Working alongside the Community Action department, the Stahl Theatre created Poetry Please, a video of poems chosen by residents of local care homes and read by pupils at Oundle. Some chose well-known, previously published works, others sent in poems they had written themselves, and eight pupils from a range of year groups, selected by the Stahl, were videoed reciting them. It was edited and has been sent out for the residents of the care homes to enjoy.
The COVID-19 pandemic has been an incredibly lonely time for many people, specifically the elderly who live in care homes and were denied visits even from close family. Therefore, once we were back in School, the staff of the Stahl were keen to put something together to help those in our community who were still unable to see their families.
• Winter’s Day in January by Maureen Paskin, read by Luke Seymour (L 5)
• Horses by Ted Hughes and Preludes by T.S Eliot, read by Harun Tekin (S U6)
• Seasons by Margaret Evans, read by Arya Samrai (K 4)
• Where Will My Spirit Fly? by Christine Munton, read by Mirabel Agyemang (N 4)
• They Should Have Asked My Husband by Pam Ayres, read by Tara Boyle (L U6)
• The Law by Ella Wheeler Wilcox, read by Ben Groom (B 5)
• Lines Written in Early Spring by William Wordsworth, read by Sophie Pickering (Sco 2)
• Anthem for a Doomed Youth by Wilfred Owen, read by Isabel Macintosh (K L6)
The videos were filmed in our very own Stahl Theatre with high-tech greenscreen equipment to give a background to the video relevant to the theme of the poem. Mrs Turnbull, Head of Community Action, has reported that the video was received very well. See the video below:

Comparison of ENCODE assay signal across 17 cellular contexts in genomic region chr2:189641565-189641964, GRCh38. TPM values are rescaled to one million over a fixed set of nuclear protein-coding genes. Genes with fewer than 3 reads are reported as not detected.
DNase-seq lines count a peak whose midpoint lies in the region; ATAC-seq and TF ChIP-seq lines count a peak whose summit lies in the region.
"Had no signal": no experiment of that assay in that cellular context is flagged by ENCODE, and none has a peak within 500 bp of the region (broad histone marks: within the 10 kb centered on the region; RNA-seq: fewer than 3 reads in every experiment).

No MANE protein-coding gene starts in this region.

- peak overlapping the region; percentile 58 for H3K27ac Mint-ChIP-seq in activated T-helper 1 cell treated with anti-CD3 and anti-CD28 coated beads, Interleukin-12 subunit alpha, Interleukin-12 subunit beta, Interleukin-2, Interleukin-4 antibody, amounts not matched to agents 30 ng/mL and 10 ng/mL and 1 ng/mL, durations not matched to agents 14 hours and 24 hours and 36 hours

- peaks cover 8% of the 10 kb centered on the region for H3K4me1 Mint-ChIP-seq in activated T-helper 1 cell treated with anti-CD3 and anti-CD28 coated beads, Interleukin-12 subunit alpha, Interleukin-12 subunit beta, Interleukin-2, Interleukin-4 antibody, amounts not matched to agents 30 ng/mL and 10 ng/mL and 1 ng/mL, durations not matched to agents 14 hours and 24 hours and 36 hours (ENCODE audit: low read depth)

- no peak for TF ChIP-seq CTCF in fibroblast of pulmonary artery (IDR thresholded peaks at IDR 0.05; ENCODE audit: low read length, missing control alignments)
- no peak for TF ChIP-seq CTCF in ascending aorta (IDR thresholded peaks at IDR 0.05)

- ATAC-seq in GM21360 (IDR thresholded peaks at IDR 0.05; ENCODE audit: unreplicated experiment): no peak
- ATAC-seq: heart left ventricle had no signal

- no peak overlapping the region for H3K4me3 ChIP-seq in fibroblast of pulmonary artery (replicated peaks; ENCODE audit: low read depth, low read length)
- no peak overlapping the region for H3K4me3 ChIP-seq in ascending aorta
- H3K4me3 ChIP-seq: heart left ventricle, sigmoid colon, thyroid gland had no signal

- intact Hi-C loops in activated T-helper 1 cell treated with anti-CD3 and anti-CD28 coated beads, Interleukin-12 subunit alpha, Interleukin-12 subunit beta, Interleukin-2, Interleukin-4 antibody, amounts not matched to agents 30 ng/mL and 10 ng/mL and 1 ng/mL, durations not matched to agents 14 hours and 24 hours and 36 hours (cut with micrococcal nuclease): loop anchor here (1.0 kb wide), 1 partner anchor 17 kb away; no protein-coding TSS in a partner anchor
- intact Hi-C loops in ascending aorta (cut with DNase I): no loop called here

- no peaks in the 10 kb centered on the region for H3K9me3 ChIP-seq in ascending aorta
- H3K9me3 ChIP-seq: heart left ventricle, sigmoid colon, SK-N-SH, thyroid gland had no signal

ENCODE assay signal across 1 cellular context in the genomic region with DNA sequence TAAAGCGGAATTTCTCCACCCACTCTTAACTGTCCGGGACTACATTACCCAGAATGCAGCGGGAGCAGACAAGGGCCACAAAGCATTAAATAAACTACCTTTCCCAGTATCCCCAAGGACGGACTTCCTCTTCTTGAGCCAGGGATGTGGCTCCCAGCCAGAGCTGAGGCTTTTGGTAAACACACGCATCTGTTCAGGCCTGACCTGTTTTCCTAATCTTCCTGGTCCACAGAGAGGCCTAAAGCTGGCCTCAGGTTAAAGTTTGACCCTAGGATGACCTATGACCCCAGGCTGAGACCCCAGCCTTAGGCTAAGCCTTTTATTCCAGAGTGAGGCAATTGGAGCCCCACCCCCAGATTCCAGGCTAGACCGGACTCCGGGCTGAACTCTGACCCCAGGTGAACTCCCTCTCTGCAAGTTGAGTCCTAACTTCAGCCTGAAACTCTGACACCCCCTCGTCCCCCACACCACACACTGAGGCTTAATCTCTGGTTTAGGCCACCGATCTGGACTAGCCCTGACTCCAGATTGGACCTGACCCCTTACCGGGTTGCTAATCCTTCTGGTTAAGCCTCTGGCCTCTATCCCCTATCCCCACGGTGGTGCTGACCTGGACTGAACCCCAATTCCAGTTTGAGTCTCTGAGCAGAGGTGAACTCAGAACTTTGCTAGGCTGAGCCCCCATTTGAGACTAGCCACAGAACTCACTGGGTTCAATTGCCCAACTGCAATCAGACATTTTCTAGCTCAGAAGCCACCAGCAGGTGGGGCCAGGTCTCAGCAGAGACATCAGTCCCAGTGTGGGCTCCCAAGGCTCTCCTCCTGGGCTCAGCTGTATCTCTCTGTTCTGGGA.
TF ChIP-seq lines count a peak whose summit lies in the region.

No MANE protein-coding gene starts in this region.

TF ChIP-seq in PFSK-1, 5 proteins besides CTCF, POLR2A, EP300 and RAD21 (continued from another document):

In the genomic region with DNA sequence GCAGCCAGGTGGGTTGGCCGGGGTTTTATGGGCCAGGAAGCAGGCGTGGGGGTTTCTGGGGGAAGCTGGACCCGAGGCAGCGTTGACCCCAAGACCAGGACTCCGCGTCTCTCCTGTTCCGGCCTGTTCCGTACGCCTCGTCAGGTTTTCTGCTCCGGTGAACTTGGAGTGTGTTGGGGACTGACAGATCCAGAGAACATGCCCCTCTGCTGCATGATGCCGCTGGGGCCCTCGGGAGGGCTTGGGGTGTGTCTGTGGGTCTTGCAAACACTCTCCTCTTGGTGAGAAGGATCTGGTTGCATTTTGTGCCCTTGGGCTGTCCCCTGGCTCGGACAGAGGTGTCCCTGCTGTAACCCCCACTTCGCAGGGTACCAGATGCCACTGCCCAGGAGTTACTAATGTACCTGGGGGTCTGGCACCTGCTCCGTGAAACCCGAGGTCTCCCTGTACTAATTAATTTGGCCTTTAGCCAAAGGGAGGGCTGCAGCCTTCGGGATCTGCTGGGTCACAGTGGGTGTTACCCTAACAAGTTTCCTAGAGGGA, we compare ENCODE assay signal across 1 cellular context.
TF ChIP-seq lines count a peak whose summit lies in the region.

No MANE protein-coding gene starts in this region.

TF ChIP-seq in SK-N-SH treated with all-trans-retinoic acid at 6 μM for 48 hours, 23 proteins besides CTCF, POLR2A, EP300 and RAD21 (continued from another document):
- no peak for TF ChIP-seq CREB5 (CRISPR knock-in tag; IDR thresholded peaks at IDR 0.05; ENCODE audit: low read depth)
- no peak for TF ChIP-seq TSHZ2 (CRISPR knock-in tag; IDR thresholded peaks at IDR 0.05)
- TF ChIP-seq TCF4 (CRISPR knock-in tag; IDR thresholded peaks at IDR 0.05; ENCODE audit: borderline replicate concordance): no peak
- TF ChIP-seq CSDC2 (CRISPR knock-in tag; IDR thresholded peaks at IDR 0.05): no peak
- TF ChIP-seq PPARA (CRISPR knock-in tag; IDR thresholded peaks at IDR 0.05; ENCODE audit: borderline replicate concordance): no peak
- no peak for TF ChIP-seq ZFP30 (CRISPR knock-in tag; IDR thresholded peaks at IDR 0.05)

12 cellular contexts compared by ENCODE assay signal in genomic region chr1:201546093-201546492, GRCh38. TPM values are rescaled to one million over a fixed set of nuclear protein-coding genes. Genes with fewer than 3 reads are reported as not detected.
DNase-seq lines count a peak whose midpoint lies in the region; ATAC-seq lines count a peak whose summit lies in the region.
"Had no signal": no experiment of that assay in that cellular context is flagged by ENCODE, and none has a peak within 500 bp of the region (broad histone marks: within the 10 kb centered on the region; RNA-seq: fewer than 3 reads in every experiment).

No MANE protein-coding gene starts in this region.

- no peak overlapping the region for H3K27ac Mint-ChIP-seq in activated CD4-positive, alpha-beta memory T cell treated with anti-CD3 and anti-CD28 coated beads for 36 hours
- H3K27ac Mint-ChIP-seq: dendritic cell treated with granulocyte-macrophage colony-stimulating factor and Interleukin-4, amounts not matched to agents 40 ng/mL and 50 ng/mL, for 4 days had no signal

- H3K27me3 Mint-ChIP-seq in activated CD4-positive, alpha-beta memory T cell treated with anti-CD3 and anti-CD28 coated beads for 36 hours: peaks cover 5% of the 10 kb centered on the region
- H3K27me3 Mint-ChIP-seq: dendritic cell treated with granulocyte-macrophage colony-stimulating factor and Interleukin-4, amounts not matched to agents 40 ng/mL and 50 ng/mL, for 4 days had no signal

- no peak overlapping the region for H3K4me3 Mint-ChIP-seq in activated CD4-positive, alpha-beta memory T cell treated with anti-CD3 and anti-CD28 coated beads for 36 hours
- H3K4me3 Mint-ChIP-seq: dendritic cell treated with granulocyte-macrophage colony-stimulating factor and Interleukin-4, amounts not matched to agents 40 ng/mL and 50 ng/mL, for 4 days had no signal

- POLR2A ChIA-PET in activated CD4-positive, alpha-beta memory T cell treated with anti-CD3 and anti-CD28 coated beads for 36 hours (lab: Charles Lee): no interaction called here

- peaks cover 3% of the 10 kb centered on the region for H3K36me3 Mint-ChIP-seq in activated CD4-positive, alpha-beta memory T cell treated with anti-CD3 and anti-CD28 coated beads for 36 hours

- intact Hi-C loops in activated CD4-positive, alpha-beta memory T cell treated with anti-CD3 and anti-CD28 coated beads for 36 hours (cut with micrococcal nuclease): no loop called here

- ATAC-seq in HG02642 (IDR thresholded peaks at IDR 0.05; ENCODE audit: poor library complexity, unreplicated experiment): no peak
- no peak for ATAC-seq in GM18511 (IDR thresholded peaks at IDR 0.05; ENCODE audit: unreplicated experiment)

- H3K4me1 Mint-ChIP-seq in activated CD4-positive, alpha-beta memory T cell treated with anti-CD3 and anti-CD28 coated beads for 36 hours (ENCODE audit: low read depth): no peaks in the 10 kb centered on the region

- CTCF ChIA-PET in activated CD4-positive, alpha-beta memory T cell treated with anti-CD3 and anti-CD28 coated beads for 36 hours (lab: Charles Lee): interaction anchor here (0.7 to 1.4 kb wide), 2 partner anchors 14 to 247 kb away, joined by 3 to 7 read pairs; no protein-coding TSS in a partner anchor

As for the pupils, I asked a couple to give me a glimpse as to how they enjoyed the project:
“The poems were chosen by the residents. I really enjoyed mine, particularly the deeper meanings behind it. It was good fun to be back in the Stahl and it feels rewarding being able to give back to the community.”
– Ben Groom
“I had never done anything like this before so I was a little bit nervous! Using the autocue took a bit of getting used to as it was so slow. The poem was chosen for me, but I liked being able to put my own presentation and feelings into the words. When I knew it was for elderly residents of local care homes I felt honoured to be chosen. I wanted to make my reading as entertaining as possible for them.”
– Sophie Pickering
Overall, it was a very rewarding process and we are glad we could do something to make lockdown a bit easier for people who have found it tough.